Building layouts with accessibility in mind - Part 2

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In the previous article we made use of self-sizing UIStackViews to ensure that the layout we built respected all possible user’s content size preferences and making all content and buttons accessible.

One thing we missed in part one was that, while the views on-screen would resize correctly based on the user’s selected content size category, it sometimes caused the copy message and action button to go off screen in some devices.

In this second and last part, we’ll address this issue by using a UIScrollView and ensuring that the content on screen is always accessible to the user, no matter how much space it takes or how small the device is.

Setting up a UIScrollView

The use of UIScrollView is very common in mobile app development, since very often we won’t be able to guarantee the size of the content or the device it will displayed on. While the range of devices is not as wide and varied as Android devices, we have quite a big range of screen sizes to deal with and it is our job to ensure that our apps look great and are usable across the whole range.

For example, the iphone SE (2nd Generation)‘s screen size is 320 px by 568 px while the 5th gen iPad Pro (12.9”) is 1024 × 1366 px, roughly about 3 times bigger than the SE.

Despite the fact that UIScrollViews are extremely powerful and they help us overcome these issues with relative ease, they are not the most intuitive to set up and there are a few things we need to keep in mind should we want to get the correct results.

Adding content

You can think of UIScrollViews as plain UIViews with super powers. If the content you put in it fits within the frame of the UIScrollView, it will display it as a normal UIView would. However, if the content suddenly gets too big to fit in the UIScrollView’s frame, it will increase its content size and it will become scrollable to allow users to reach any overflowing content.

If you have ever done any css in the past, this is similar to setting overflow-x: scroll or overflow-y: scroll in an element, with more setup code 😅.

To layout content inside a UIScrollView, we first need to add any subviews, which we’ll refer to as content from now on, to its view hierarchy:


As we do to layout and resize any other views in modern UIKit code, we will make use of Auto Layout constraints to tell the UIScrollView which axis it should scroll on and let the UIScrollView know what its content size is.

Understanding a UIScrollView’s layout guides

We can define the UIScrollViews scroll axis and content size using NSLayoutConstraints. To do so, we must make use of its two different content guides:

  1. contentLayoutGuide: This guide can be used to layout the content inside the UIScrollView.It will allow the UIScrollView to figure out what the content size is and work out when and how much it should allow users to scroll to find content which overflows.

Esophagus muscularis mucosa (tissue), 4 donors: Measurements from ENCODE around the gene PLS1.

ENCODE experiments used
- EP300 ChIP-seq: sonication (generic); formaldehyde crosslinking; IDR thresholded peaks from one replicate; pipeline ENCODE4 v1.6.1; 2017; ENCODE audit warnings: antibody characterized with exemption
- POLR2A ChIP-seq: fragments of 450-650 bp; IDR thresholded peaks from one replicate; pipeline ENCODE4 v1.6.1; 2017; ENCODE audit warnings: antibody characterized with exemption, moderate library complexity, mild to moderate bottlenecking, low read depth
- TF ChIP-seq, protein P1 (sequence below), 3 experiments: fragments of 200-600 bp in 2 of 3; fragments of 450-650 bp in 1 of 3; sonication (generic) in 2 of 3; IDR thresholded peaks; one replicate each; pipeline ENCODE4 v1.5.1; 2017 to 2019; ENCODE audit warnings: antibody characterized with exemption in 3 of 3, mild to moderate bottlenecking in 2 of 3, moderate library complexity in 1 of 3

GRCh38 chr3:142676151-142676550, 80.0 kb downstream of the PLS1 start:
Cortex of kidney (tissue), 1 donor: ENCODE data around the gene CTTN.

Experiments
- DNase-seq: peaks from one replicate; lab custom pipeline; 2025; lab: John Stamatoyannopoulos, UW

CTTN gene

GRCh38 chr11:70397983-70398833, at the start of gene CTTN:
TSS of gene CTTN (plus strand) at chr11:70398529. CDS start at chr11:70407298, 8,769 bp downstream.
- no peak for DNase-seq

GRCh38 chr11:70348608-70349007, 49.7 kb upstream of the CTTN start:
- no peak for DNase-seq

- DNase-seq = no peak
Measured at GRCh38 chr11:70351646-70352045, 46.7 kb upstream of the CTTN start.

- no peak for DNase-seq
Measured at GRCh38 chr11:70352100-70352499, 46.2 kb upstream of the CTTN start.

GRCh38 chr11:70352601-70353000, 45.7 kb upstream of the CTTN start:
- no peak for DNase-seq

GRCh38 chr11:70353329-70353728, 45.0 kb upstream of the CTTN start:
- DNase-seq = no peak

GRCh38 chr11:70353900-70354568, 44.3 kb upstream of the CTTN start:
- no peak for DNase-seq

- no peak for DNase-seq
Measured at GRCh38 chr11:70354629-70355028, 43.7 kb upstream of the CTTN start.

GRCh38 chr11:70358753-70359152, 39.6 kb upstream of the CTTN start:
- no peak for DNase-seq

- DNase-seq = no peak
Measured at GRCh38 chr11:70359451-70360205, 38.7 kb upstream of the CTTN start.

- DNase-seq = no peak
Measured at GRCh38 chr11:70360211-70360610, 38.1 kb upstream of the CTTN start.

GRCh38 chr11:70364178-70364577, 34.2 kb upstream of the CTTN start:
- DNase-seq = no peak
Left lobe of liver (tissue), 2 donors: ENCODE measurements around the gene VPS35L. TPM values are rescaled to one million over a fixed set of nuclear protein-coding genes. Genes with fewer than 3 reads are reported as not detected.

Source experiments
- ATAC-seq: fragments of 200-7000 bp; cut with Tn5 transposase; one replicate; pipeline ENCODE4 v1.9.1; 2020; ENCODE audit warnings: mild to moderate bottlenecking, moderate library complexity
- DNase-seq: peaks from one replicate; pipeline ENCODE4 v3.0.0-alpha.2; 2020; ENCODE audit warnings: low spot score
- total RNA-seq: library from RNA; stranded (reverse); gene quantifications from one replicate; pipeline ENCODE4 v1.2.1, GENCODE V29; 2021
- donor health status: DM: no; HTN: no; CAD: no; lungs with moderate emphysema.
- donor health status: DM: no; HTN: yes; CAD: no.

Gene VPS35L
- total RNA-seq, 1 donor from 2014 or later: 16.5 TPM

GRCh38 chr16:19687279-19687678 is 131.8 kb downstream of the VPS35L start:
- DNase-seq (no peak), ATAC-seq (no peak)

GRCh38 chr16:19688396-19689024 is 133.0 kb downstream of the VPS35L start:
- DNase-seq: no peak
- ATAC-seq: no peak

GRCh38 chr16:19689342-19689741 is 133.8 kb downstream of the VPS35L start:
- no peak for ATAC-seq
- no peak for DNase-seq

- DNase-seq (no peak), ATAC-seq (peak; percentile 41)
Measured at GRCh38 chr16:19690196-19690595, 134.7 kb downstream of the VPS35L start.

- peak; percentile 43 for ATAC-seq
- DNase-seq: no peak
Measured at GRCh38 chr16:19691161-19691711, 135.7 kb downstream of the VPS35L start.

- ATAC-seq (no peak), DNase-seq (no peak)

2. frameLayoutGuide: This layout guide provides a set of anchors to pin the subviews to the frame rectangle of the UIScrollView, rather than the content frame itself. In other words, if you were to pin your subview’s width and height to the frameLayoutGuide’s width and height anchors, the content would not scroll at all, no matter how big. The reason for this would be that we would be defining the size of our content (subviews of the UIScrollView) relative to the frame of the UIScrollView, which should remain constant. What this allows us to do though is to define what the scrollable axis is (i.e. scrollView.widthAnchor.constraint(equalTo: subView.widthAnchor) makes your UIScrollView only scroll along the Y axis).

Keeping this in mind, let’s first to set up the subviews relative to the content guide and define the scroll direction to be along the Y axis:

		// Content
		containerView.topAnchor.constraint(equalTo: scrollView.contentLayoutGuide.topAnchor),
		containerView.leadingAnchor.constraint(equalTo: scrollView.contentLayoutGuide.leadingAnchor),
		containerView.trailingAnchor.constraint(equalTo: scrollView.contentLayoutGuide.trailingAnchor),
		containerView.bottomAnchor.constraint(equalTo: scrollView.contentLayoutGuide.bottomAnchor),
		// Frame - Defines scrolling along the Y axis
		containerView.widthAnchor.constraint(equalTo: scrollView.frameLayoutGuide.widthAnchor),

If we look at the result now and inspect it with the view debugger, we’ll see that while the content scrolls, it seems to not be centred and we get a runtime warning:

Gif showing the runtime warning and not content in the wrong position

The warning occurs because we have not set a constraint for the content’s height, hence the initial height content size is ambiguous. This is a bit tricky because, if we constraint the content’s height to the UIScrollView’s frame’s height, then we’ll lose the scrolling and our content will no longer be accessible.

To overcome this issue and allow our content’s initial size to be full height (and hence center the content), we can constraint the containerView’s height anchor to the scrollView’s frame layout’s height anchor, but with a priority of defaultLow.

This will make sure the content size is not ambiguous and will initially take up the whole of the UIScrollView’s frame but, as soon as the containerView’s height overflows, it will break the height constraint to the frame layout guide we have set up and make use of the content layout guide constraints instead.

let heightConstraint = scrollView.frameLayoutGuide.heightAnchor.constraint(equalTo: containerView.heightAnchor)
heightConstraint.priority = .defaultLow

		// ...

The result

That’s it! In these two posts, we have built a screen which looks great in the whole range of iOS/iPadOS devices, and respects the user’s content size preferences.

Let’s take a look at the result:

Gif showing the final result on a simulator